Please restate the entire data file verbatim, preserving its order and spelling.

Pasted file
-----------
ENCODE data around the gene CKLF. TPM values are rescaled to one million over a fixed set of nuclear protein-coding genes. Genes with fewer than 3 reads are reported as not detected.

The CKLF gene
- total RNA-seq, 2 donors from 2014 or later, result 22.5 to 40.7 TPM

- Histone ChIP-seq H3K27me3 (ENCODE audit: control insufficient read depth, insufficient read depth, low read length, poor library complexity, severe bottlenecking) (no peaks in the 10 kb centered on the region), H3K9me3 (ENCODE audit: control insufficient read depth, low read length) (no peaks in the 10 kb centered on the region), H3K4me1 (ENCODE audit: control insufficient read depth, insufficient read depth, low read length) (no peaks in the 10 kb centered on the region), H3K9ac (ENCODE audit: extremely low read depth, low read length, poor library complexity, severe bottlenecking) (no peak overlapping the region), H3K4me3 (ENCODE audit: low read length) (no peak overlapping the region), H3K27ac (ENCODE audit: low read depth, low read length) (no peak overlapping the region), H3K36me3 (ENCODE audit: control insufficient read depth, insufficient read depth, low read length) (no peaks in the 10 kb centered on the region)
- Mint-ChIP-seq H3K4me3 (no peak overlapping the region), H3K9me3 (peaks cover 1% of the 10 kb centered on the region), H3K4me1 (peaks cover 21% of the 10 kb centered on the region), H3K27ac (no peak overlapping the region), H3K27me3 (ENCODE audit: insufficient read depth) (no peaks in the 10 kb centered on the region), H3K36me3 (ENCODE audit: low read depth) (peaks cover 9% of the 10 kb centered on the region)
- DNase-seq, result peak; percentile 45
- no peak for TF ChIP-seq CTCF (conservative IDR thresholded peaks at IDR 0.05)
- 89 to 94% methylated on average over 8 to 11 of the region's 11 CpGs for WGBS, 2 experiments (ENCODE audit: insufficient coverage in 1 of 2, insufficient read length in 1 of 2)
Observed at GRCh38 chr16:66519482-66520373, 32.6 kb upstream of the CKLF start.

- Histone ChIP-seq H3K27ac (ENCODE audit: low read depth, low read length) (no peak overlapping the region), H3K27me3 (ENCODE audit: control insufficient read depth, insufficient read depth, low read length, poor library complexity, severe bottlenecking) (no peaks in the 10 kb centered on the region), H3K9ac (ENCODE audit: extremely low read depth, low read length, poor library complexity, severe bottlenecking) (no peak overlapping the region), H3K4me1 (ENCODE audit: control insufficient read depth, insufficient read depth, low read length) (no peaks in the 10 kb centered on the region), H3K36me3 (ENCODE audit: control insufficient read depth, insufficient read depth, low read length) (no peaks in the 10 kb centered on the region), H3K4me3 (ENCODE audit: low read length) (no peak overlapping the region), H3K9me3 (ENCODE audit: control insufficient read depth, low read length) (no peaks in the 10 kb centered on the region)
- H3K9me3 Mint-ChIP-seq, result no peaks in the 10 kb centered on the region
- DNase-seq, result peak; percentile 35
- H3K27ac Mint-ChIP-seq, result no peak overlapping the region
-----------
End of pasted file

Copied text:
ENCODE data around the gene CKLF. TPM values are rescaled to one million over a fixed set of nuclear protein-coding genes. Genes with fewer than 3 reads are reported as not detected.

The CKLF gene
- total RNA-seq, 2 donors from 2014 or later, result 22.5 to 40.7 TPM

- Histone ChIP-seq H3K27me3 (ENCODE audit: control insufficient read depth, insufficient read depth, low read length, poor library complexity, severe bottlenecking) (no peaks in the 10 kb centered on the region), H3K9me3 (ENCODE audit: control insufficient read depth, low read length) (no peaks in the 10 kb centered on the region), H3K4me1 (ENCODE audit: control insufficient read depth, insufficient read depth, low read length) (no peaks in the 10 kb centered on the region), H3K9ac (ENCODE audit: extremely low read depth, low read length, poor library complexity, severe bottlenecking) (no peak overlapping the region), H3K4me3 (ENCODE audit: low read length) (no peak overlapping the region), H3K27ac (ENCODE audit: low read depth, low read length) (no peak overlapping the region), H3K36me3 (ENCODE audit: control insufficient read depth, insufficient read depth, low read length) (no peaks in the 10 kb centered on the region)
- Mint-ChIP-seq H3K4me3 (no peak overlapping the region), H3K9me3 (peaks cover 1% of the 10 kb centered on the region), H3K4me1 (peaks cover 21% of the 10 kb centered on the region), H3K27ac (no peak overlapping the region), H3K27me3 (ENCODE audit: insufficient read depth) (no peaks in the 10 kb centered on the region), H3K36me3 (ENCODE audit: low read depth) (peaks cover 9% of the 10 kb centered on the region)
- DNase-seq, result peak; percentile 45
- no peak for TF ChIP-seq CTCF (conservative IDR thresholded peaks at IDR 0.05)
- 89 to 94% methylated on average over 8 to 11 of the region's 11 CpGs for WGBS, 2 experiments (ENCODE audit: insufficient coverage in 1 of 2, insufficient read length in 1 of 2)
Observed at GRCh38 chr16:66519482-66520373, 32.6 kb upstream of the CKLF start.

- Histone ChIP-seq H3K27ac (ENCODE audit: low read depth, low read length) (no peak overlapping the region), H3K27me3 (ENCODE audit: control insufficient read depth, insufficient read depth, low read length, poor library complexity, severe bottlenecking) (no peaks in the 10 kb centered on the region), H3K9ac (ENCODE audit: extremely low read depth, low read length, poor library complexity, severe bottlenecking) (no peak overlapping the region), H3K4me1 (ENCODE audit: control insufficient read depth, insufficient read depth, low read length) (no peaks in the 10 kb centered on the region), H3K36me3 (ENCODE audit: control insufficient read depth, insufficient read depth, low read length) (no peaks in the 10 kb centered on the region), H3K4me3 (ENCODE audit: low read length) (no peak overlapping the region), H3K9me3 (ENCODE audit: control insufficient read depth, low read length) (no peaks in the 10 kb centered on the region)
- H3K9me3 Mint-ChIP-seq, result no peaks in the 10 kb centered on the region
- DNase-seq, result peak; percentile 35
- H3K27ac Mint-ChIP-seq, result no peak overlapping the region